Shares fell

The Straits Time Index (STI) fell for three straight days: 0.68% on Wednesday, 1.46% on Thursday and 1.10% today to touch 2,819 points. STI went below 2,897 points (-2.7%) reached at end of last year and far below the 52-week high 2,933 points (-3.9%) attained on 11 January 2010.


The same can be said for Hang Seng Index, Nikkei 225 Index and Shanghai Composite Index. The closing indices as at end of today were:


Hang Seng               20,726

Nikkei 225                 10,590

Shanghai Composite       3,128


The Dow Jones Industrial Average declined 2.01% on Thursday to 10,389 points which sent shock wave to the regional stock markets.


The stock volatility is to be expected as investors pick up negative news coming out of major economies. In this case, China’s attempt to tighten monetary policy to cool the overheating economy and President of US indicating his administration’s intention to restrict banks from proprietary trading, fuel exit from stock markets by skittish investors.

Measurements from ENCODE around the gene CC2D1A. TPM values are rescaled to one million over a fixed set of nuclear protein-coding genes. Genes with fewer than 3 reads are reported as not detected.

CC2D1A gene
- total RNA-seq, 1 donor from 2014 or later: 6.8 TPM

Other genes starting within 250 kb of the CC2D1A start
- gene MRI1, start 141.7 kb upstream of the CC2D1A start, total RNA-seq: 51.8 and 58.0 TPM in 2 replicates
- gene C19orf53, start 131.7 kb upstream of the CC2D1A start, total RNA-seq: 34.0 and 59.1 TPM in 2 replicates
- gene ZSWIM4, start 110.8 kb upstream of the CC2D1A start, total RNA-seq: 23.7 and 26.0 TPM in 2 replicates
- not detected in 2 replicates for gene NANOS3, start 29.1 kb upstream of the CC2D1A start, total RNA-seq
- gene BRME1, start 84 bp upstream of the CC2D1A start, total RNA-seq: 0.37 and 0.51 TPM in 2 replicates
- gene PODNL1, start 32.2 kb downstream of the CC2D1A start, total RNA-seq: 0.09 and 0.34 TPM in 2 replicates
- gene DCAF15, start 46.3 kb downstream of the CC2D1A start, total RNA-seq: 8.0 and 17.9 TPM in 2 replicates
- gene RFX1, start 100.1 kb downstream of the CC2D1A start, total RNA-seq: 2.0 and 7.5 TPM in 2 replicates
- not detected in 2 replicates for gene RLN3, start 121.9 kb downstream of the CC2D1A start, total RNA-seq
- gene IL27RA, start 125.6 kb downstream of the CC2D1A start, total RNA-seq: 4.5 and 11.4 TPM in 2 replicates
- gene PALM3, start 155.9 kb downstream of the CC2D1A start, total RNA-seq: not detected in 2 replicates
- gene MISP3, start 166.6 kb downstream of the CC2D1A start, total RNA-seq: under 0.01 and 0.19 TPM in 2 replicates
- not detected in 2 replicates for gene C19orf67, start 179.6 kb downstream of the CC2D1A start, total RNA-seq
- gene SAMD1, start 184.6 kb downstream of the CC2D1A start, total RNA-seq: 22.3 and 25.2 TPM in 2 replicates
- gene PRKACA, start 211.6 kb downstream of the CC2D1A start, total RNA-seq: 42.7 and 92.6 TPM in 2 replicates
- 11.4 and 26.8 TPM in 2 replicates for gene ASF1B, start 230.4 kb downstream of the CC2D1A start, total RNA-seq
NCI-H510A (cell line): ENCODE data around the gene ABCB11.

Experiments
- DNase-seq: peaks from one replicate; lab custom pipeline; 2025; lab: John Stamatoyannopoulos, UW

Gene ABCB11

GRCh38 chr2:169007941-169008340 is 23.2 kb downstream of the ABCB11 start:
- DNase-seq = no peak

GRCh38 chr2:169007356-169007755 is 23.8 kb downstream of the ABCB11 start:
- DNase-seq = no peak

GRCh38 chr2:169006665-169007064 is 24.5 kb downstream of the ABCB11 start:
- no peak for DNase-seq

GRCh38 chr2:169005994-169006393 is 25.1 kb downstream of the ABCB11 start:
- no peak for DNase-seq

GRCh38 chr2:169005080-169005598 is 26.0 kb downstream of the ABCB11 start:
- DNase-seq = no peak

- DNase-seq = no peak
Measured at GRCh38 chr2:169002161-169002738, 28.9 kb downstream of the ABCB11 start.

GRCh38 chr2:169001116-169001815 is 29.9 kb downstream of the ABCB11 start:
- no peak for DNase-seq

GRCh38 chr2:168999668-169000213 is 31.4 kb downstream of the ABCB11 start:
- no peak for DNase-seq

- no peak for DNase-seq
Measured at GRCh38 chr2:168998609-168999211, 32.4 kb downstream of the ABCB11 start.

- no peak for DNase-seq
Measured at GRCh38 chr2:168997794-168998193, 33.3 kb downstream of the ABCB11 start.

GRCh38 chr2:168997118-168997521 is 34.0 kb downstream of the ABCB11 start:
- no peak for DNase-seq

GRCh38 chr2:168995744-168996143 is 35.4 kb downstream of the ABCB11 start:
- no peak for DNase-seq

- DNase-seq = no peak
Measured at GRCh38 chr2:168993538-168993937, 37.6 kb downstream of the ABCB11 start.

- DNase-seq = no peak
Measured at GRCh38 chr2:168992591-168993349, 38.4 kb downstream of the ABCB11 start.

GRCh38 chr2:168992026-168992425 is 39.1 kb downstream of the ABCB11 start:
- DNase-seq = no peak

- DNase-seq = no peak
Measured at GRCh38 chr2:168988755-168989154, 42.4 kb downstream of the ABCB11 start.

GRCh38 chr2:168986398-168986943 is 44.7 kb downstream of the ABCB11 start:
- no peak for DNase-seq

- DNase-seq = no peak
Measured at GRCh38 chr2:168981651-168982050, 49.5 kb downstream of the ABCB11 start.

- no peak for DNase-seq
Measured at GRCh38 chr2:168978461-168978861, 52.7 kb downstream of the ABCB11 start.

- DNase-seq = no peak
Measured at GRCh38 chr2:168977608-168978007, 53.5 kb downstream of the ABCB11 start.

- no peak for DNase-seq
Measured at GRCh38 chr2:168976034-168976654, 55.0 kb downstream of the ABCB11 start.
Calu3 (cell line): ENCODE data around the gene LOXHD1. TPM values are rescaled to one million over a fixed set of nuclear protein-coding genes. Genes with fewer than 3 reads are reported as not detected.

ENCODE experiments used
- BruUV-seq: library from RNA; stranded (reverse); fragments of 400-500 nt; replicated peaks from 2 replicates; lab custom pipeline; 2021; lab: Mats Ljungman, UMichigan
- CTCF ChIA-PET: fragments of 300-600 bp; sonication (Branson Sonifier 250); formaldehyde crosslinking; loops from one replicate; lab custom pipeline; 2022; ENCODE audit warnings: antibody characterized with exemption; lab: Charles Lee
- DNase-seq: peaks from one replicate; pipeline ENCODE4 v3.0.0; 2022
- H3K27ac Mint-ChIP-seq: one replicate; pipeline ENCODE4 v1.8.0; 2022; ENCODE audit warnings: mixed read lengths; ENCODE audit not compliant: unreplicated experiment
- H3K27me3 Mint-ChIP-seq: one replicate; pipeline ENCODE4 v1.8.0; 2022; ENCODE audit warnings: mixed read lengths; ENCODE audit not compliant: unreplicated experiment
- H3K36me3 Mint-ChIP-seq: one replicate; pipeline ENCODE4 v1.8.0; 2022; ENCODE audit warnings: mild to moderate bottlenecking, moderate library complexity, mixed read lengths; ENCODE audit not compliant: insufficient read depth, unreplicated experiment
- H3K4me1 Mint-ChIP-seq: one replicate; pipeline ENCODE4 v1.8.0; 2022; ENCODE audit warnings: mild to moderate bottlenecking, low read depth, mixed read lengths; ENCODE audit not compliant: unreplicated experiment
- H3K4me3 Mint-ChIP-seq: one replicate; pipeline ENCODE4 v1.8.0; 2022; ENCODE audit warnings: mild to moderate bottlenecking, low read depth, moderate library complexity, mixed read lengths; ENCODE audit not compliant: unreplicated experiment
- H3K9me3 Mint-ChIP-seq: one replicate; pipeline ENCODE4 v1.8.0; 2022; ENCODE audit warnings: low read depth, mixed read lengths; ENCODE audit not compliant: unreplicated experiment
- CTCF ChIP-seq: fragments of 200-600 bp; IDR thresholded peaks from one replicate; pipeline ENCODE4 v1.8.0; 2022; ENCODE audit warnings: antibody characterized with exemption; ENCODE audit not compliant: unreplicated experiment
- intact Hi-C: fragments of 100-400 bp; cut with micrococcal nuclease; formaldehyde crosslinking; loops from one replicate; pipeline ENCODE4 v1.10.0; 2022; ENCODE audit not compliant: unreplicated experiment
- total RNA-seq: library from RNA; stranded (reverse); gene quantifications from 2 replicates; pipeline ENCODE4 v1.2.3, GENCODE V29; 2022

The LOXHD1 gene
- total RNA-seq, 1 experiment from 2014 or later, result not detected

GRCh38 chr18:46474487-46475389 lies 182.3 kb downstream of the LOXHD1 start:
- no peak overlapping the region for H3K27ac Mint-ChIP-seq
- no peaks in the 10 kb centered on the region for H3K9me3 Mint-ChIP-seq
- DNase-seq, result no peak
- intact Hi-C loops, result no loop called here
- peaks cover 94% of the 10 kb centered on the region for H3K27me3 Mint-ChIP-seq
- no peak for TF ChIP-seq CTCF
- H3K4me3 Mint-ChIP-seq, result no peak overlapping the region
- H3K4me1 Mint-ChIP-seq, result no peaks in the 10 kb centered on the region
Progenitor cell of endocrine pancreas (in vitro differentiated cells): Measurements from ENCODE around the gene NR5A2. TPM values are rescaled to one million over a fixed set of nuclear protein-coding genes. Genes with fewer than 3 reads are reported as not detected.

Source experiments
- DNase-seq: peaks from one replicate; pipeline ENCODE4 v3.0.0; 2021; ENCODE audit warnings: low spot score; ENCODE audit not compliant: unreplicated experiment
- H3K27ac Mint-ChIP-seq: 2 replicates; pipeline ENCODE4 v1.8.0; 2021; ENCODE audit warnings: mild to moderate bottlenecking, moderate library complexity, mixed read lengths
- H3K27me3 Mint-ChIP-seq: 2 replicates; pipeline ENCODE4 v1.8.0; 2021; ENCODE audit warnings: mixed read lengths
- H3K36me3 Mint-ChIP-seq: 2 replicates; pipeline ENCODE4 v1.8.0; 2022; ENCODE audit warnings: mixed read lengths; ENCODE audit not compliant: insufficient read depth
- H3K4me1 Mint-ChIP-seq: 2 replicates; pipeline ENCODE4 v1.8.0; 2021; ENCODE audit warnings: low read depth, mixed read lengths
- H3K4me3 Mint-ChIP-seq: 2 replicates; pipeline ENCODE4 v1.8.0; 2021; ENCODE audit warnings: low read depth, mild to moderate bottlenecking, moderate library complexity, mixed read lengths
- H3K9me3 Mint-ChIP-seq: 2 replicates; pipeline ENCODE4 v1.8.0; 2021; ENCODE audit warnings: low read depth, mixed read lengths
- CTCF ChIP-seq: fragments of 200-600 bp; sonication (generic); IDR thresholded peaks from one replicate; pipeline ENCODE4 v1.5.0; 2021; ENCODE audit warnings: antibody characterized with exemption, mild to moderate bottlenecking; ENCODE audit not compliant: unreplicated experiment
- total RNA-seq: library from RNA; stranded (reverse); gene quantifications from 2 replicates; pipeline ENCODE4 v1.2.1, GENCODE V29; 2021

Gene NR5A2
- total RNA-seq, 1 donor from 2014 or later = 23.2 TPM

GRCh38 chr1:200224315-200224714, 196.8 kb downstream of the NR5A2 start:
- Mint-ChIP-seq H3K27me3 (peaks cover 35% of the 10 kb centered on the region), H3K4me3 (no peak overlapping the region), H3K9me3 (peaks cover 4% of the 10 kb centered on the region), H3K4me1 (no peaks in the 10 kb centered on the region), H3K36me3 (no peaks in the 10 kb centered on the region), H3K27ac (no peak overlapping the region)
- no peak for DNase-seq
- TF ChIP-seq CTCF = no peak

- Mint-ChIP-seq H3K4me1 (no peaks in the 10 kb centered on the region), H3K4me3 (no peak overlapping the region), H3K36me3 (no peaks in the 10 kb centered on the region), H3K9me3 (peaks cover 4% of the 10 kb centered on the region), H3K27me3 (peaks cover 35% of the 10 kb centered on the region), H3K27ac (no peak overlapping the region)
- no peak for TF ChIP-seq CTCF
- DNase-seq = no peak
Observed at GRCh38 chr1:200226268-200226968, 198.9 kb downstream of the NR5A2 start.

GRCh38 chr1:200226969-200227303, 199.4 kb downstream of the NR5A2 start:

If investors select stocks for longer term should not sellout as a knee-jerk reaction. The global economy is predicted by World Bank to grow 2.7 per cent this year. The major economies will not do anything to hurt this potential for growth after emerging from a dreadful recession last year. In addition, the US has to continue to grow the economy in order to create jobs to erase 10 per cent unemployment rate.


We have to bear in mind that it is now very difficult for stock indices to rise at spectacular rates seen last year. It is better for stock indices to rise gradually instead of by sharp jumps and then to be followed by major corrections.


Copyright © 2010, the author known as LKT in Singapore.


The material presented is intended to be general and written in layman’s language as much as it is possible. The author shall not be liable for any direct or consequential loss arising from any use of material written. Please seek professional advice from your financial advisor or financial institutions on material written covering financial matters.

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